Lily came out to San Bernardino with the Mormons in their wagons. Not because she wanted to. They had campfires and kerosene lanterns. The same stars shooting across the sky as right now, and Lily had been up listening for horse thieves. Cattle rustlers. She was out here in absolute darkness.
Now it was the Wild Wild West again. These two guys in the raggedy white Ford Ranger were copper rustlers. Dante heard the engine wheezing around the corner, sounding like asthmatic Manny on his way to third base. The truck came slow down Minerva Court, headlights off. If only they wanted to make sure the stars were bright. But they were hunting.
Dante had seen their truck bed last night. Torn-off freeway guardrails stacked like dirty gray rib bones. Brass fittings from irrigation systems, poking up like beaked bird heads. They’d driven on the soft sand at the edges of the narrow asphalt road, all the way into the bushes that hid the fence around the cell tower substation. They’d gotten out, tools clanking.
‘No room tonight, dude,’ the taller man had said. ‘Not for that much wire.’ They got back in the truck and reversed, lights off, all the way down the road.
‘Fake-ass palm trees,’ his father had said about the three cell towers they’d been eyeing back in January. ‘How you gonna put up something so expensive and advertise it to thieves?’
How big was a catalytic converter? Manny’s father and Tyrone had both been pissed off last week because someone stole the catalytic converters off seven trucks, right in the driveways of their houses. Guys went out in the morning for work and their trucks wouldn’t start. They lived up in Oak Creek Ranch. The creek was covered over with cement and hollow fake boulders, but ducks still hung out there. Short steep white driveways like pull tabs in front of each house.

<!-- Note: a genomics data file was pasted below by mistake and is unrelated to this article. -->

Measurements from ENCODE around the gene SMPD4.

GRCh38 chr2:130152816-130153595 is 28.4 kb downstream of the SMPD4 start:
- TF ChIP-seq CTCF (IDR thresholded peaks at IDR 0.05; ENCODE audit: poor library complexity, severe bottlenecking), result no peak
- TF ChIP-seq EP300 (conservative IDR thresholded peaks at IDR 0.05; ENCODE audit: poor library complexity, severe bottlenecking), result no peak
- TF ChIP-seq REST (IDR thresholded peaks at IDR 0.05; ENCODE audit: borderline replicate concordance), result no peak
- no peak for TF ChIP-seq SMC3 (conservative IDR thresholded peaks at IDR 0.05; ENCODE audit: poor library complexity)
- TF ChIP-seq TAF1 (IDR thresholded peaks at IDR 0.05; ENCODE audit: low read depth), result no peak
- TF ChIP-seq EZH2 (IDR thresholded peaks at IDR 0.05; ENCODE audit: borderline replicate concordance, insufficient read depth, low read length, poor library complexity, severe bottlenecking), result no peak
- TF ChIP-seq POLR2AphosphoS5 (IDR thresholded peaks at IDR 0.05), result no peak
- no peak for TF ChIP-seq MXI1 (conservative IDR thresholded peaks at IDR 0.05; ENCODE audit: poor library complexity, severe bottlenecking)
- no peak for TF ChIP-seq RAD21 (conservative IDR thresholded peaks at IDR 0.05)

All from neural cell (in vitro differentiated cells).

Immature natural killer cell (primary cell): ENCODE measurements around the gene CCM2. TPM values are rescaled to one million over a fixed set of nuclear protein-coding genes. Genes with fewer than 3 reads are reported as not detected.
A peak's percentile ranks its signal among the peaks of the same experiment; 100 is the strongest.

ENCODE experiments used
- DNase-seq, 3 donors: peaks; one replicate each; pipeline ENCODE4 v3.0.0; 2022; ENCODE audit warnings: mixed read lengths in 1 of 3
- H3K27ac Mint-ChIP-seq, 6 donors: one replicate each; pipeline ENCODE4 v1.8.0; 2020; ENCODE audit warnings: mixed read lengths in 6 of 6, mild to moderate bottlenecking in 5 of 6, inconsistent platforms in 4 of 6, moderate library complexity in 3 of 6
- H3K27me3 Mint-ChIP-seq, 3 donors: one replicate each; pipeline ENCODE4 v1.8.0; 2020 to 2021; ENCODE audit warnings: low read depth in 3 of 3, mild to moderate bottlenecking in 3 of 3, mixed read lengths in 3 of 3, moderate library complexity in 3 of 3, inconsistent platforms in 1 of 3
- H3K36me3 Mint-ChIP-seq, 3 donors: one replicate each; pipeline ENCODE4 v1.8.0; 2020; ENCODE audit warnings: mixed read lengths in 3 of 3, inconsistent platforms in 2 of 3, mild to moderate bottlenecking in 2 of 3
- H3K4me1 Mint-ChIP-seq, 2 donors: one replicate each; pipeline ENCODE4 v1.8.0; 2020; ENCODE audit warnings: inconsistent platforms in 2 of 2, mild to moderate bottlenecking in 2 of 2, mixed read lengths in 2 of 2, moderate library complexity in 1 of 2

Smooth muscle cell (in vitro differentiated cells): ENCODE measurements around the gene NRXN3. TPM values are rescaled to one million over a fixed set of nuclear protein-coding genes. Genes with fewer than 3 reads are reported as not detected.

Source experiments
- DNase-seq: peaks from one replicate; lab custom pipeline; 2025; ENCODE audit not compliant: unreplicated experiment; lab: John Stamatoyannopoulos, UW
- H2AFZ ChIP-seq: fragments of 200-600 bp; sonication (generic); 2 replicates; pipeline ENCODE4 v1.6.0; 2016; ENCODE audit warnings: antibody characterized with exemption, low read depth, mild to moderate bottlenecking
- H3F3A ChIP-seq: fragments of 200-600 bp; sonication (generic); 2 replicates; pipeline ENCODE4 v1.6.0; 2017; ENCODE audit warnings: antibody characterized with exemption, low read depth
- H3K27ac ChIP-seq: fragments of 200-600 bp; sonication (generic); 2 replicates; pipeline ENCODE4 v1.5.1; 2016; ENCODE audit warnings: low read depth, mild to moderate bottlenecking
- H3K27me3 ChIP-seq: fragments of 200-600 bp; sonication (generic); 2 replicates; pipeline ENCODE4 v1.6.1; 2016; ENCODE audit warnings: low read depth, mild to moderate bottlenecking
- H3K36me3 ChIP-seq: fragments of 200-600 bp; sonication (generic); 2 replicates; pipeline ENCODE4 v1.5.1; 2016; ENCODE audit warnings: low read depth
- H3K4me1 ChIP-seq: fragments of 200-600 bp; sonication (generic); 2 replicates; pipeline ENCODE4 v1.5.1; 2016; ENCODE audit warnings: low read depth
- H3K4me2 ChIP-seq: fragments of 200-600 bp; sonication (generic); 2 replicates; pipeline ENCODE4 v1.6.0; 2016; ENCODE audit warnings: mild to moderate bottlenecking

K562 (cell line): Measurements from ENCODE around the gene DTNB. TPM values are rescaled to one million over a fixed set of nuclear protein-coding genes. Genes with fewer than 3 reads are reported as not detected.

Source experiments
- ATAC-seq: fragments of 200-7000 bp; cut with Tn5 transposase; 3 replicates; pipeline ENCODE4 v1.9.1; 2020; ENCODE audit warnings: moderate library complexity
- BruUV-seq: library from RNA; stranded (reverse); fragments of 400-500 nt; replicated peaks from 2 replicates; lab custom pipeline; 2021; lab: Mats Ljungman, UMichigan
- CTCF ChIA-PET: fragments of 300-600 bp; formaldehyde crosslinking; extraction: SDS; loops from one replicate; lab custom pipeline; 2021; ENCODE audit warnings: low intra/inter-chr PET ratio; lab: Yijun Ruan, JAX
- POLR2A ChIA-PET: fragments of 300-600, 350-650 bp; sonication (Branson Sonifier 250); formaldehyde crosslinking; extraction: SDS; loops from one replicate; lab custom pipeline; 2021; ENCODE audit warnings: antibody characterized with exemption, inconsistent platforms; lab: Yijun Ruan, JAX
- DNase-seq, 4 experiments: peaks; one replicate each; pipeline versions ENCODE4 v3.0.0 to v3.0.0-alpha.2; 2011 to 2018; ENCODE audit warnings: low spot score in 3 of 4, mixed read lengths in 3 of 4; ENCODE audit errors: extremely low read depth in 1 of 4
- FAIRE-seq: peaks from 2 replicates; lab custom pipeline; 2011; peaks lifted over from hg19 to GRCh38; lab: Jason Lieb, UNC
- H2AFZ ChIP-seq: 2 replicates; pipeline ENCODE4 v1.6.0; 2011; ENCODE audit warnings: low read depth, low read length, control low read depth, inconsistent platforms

His father laughed at Manny Sr. ‘You got a two-car garage! Why wasn’t your truck in there?’
Manny Sr said, ‘Already got it full of stuff, homes.’
Every day, Dante’s father parked his truck on the sandy shoulder of Minerva Court, and in summer, Dante sat in the bed to watch the sky. He told Manny and Montrell they could race tumbleweeds out here. Saddle ’em up and bet on ’em, they were so big.
‘Tumbleweeds are the edelweiss of our cul-de-sac,’ his mother used to joke, last year.
‘Mormons didn’t speak German or French,’ his father used to say.
‘Cul-de-sac. Like culo. Spanish for ass. We’re at the ass end of the road and the city doesn’t give a damn the streetlights have been out for months,’ his father had told Montrell last week.
August. The time of the Perseids never varied. That was why Dante’s mother had taught him the stars. Must be ninety degrees even now, at 2 a.m. Hundred and twelve today. No coyotes. No rabbits. Nothing moved but the Ranger, creeping toward the cell towers.
They must have come back to strip them out. Shit. Dante didn’t want to go inside. They weren’t predators. They were vermin. Scavengers. They’d be fast. It was so dark they’d never notice him. And he didn’t want to miss the meteors.
He lowered his upper body down onto the metal grooves of his father’s truck bed, between the two toolboxes bolted in on each side. Now he could see only what he’d come out here to see: the sky.